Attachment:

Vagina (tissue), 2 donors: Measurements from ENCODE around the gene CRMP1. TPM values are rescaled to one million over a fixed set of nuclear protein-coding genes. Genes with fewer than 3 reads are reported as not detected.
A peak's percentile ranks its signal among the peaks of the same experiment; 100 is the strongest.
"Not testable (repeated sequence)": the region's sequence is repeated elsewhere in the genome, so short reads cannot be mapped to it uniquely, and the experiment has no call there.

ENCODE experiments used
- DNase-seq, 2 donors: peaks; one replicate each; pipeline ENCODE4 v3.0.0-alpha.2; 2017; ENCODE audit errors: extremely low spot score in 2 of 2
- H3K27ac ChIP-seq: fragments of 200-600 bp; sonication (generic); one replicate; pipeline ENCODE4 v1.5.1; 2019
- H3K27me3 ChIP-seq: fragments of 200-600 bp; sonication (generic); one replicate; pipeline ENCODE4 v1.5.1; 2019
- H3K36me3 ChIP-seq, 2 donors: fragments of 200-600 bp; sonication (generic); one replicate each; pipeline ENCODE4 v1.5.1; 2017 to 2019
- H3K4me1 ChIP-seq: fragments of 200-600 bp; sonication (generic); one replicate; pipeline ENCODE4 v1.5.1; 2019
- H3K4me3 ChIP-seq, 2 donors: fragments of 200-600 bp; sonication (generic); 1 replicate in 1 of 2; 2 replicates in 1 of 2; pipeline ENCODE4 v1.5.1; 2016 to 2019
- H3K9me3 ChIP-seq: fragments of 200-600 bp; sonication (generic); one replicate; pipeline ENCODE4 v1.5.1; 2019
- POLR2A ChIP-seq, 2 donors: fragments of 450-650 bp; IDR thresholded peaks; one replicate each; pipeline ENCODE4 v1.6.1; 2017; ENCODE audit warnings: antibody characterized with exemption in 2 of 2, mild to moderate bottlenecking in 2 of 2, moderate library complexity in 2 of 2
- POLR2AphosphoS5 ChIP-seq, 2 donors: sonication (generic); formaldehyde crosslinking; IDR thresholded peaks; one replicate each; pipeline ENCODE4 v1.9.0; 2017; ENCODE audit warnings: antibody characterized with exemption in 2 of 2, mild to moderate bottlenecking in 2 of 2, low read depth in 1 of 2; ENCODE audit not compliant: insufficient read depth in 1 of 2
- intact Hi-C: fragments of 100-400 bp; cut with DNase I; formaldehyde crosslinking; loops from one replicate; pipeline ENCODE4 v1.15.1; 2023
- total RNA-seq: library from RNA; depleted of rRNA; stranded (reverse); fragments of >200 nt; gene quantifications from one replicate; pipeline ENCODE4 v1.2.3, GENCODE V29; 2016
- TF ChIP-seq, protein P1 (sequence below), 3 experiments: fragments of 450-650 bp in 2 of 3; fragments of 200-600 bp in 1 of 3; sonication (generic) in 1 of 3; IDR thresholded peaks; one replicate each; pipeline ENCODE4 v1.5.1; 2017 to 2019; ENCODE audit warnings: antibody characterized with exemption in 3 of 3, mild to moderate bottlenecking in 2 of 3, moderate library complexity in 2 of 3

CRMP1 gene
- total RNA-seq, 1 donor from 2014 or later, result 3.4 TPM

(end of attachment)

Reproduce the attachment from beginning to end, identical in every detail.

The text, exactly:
Vagina (tissue), 2 donors: Measurements from ENCODE around the gene CRMP1. TPM values are rescaled to one million over a fixed set of nuclear protein-coding genes. Genes with fewer than 3 reads are reported as not detected.
A peak's percentile ranks its signal among the peaks of the same experiment; 100 is the strongest.
"Not testable (repeated sequence)": the region's sequence is repeated elsewhere in the genome, so short reads cannot be mapped to it uniquely, and the experiment has no call there.

ENCODE experiments used
- DNase-seq, 2 donors: peaks; one replicate each; pipeline ENCODE4 v3.0.0-alpha.2; 2017; ENCODE audit errors: extremely low spot score in 2 of 2
- H3K27ac ChIP-seq: fragments of 200-600 bp; sonication (generic); one replicate; pipeline ENCODE4 v1.5.1; 2019
- H3K27me3 ChIP-seq: fragments of 200-600 bp; sonication (generic); one replicate; pipeline ENCODE4 v1.5.1; 2019
- H3K36me3 ChIP-seq, 2 donors: fragments of 200-600 bp; sonication (generic); one replicate each; pipeline ENCODE4 v1.5.1; 2017 to 2019
- H3K4me1 ChIP-seq: fragments of 200-600 bp; sonication (generic); one replicate; pipeline ENCODE4 v1.5.1; 2019
- H3K4me3 ChIP-seq, 2 donors: fragments of 200-600 bp; sonication (generic); 1 replicate in 1 of 2; 2 replicates in 1 of 2; pipeline ENCODE4 v1.5.1; 2016 to 2019
- H3K9me3 ChIP-seq: fragments of 200-600 bp; sonication (generic); one replicate; pipeline ENCODE4 v1.5.1; 2019
- POLR2A ChIP-seq, 2 donors: fragments of 450-650 bp; IDR thresholded peaks; one replicate each; pipeline ENCODE4 v1.6.1; 2017; ENCODE audit warnings: antibody characterized with exemption in 2 of 2, mild to moderate bottlenecking in 2 of 2, moderate library complexity in 2 of 2
- POLR2AphosphoS5 ChIP-seq, 2 donors: sonication (generic); formaldehyde crosslinking; IDR thresholded peaks; one replicate each; pipeline ENCODE4 v1.9.0; 2017; ENCODE audit warnings: antibody characterized with exemption in 2 of 2, mild to moderate bottlenecking in 2 of 2, low read depth in 1 of 2; ENCODE audit not compliant: insufficient read depth in 1 of 2
- intact Hi-C: fragments of 100-400 bp; cut with DNase I; formaldehyde crosslinking; loops from one replicate; pipeline ENCODE4 v1.15.1; 2023
- total RNA-seq: library from RNA; depleted of rRNA; stranded (reverse); fragments of >200 nt; gene quantifications from one replicate; pipeline ENCODE4 v1.2.3, GENCODE V29; 2016
- TF ChIP-seq, protein P1 (sequence below), 3 experiments: fragments of 450-650 bp in 2 of 3; fragments of 200-600 bp in 1 of 3; sonication (generic) in 1 of 3; IDR thresholded peaks; one replicate each; pipeline ENCODE4 v1.5.1; 2017 to 2019; ENCODE audit warnings: antibody characterized with exemption in 3 of 3, mild to moderate bottlenecking in 2 of 3, moderate library complexity in 2 of 3

CRMP1 gene
- total RNA-seq, 1 donor from 2014 or later, result 3.4 TPM